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Time for a Popular Referendum on an Iraq Timetable

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The Democratic leadership's decision to abandon its 180-day withdrawal timetable in the face of Bush's veto forces anti-war activists to recognize just how serous is the crisis of the democratic system of the United States. That system has utterly failed to reflect the clear will of the American people on the most fundamental problem facing the country - withdrawal from a discredited war of occupation.

No wonder so many activists on the Iraq issue support the movement to impeach both Bush and Cheney as the only way to force the U.S. government to withdraw from Iraq. After all the other avenues appear to be blocked. Unlike a parliamentary system, in which the issue of withdrawal from Iraq might have been resolved quickly with a change in government that had lost the nation's confidence, the U.S. presidential system allows the head of government to continue in office for years after losing all credibility. Thus the overwhelming anti-war vote in the last Congressional election - and its result of shifting control of both houses of Congress to the Democrats has not produced any change in national policy on the occupation of Iraq toward the expressed will of the voters.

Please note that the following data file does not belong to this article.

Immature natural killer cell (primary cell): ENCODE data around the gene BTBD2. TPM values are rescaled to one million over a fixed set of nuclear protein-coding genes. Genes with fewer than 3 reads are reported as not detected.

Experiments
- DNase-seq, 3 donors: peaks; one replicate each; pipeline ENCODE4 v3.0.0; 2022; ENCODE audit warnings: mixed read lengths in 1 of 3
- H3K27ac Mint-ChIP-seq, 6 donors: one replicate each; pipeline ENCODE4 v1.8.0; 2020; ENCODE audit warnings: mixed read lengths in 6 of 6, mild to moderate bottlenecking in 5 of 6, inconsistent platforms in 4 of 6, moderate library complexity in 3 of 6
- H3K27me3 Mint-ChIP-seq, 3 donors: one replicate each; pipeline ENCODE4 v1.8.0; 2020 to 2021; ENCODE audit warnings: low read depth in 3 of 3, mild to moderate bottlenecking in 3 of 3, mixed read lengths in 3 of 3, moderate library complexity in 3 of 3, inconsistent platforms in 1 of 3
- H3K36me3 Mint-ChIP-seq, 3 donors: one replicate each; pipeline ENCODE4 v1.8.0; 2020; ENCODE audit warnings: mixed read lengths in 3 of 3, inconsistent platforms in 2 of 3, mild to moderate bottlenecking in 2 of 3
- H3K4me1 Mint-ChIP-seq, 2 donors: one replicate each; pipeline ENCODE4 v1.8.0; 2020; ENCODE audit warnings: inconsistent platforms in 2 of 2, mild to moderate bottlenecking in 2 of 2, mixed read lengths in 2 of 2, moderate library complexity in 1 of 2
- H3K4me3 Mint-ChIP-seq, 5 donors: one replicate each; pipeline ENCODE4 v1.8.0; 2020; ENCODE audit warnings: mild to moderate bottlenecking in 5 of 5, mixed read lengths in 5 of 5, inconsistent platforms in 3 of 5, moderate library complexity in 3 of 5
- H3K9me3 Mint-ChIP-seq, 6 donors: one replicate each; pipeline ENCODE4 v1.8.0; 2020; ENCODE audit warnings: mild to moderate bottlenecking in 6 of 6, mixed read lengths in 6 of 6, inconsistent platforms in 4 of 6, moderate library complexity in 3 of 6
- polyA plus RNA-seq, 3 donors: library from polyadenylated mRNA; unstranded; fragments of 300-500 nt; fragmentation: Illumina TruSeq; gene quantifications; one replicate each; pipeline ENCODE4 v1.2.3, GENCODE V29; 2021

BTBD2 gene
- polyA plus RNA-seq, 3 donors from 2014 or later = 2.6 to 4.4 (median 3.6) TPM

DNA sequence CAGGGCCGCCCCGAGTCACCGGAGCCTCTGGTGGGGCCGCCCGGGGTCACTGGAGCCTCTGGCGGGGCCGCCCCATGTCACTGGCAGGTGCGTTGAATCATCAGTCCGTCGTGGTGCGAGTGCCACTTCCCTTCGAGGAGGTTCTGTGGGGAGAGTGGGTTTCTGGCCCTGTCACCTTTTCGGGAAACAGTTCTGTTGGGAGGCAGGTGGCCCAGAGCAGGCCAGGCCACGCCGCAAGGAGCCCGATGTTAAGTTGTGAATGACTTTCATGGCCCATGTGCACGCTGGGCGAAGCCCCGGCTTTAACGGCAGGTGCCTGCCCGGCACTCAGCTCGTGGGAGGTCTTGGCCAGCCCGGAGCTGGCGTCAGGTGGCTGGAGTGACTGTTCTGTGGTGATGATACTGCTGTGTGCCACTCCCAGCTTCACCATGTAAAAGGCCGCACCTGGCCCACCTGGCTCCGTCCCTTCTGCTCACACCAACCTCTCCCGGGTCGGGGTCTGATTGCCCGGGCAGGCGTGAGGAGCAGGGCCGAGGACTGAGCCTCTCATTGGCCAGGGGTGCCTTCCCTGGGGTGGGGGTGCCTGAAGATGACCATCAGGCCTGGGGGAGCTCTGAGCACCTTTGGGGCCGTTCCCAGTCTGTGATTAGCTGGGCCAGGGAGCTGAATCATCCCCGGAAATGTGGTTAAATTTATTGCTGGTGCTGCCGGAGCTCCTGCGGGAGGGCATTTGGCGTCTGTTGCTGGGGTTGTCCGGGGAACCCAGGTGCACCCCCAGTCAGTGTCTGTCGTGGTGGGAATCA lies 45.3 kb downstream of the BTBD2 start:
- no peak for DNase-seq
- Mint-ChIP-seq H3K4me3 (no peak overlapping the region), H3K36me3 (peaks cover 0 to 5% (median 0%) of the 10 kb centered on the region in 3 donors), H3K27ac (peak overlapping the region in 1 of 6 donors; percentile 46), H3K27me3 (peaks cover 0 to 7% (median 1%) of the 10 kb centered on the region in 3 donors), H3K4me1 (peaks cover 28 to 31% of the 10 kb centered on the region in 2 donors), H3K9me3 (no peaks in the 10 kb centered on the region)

Part of the problem is the veto power wielded by Bush, which requires an extraordinary majority to overcome. But the veto is a serious obstacle to withdrawal only because so many members of Congress refuse to represent their constituents on the issue. Underlying this crisis of American democracy is the addiction of much of the political elite to using U.S. military power. That addiction is on display every time the Democratic and Republican candidates for the 2008 presidential election start debate.

The result is a legislative process on Iraq that inevitably involves compromises not only with Bush but with those in Congress - ranging with "Blue Dog" conservative Democrats and Republicans to the Democratic Party's liberal hawks - for whom admitting the complete futility of using force in Iraq is unacceptable. As I reported late last month, even the final Democratic withdrawal plan passed by Congress and vetoed by Bush would have allowed the administration to keep tens of thousands of troops in the Sunni region indefinitely, with infinitely elastic mission of capturing or killing suspected Al Qaeda operatives.